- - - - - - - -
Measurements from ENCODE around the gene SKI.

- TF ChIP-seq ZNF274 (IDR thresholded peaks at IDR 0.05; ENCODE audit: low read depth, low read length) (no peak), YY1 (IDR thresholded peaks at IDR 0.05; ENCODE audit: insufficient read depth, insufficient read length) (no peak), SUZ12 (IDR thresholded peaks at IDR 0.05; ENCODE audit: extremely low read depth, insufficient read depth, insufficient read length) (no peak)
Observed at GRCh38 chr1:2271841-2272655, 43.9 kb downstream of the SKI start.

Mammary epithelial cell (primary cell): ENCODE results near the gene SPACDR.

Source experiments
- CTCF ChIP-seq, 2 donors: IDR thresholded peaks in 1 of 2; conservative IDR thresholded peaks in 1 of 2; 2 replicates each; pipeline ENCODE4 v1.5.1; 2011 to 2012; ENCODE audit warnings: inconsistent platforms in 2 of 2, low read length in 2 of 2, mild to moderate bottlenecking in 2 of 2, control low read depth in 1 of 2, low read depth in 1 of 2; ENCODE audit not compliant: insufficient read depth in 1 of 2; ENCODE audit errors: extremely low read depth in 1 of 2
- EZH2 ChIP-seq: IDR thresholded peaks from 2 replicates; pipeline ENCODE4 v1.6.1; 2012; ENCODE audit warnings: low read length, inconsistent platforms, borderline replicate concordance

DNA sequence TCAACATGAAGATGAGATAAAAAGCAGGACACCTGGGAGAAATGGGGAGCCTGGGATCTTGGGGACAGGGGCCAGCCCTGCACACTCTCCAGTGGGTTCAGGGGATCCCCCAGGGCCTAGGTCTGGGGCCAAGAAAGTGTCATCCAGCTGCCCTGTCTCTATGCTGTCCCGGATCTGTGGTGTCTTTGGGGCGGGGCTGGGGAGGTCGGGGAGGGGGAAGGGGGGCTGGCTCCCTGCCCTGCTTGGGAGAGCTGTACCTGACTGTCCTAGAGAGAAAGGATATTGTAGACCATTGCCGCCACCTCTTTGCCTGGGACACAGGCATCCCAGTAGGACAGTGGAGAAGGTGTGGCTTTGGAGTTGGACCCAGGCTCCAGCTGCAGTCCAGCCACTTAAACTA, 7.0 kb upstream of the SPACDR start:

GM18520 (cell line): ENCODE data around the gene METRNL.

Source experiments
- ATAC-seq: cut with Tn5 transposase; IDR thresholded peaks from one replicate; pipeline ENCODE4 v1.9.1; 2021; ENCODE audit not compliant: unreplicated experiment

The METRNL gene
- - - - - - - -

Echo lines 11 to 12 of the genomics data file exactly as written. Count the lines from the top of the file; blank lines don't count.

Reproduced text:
- ATAC-seq: cut with Tn5 transposase; IDR thresholded peaks from one replicate; pipeline ENCODE4 v1.9.1; 2021; ENCODE audit not compliant: unreplicated experiment

The METRNL gene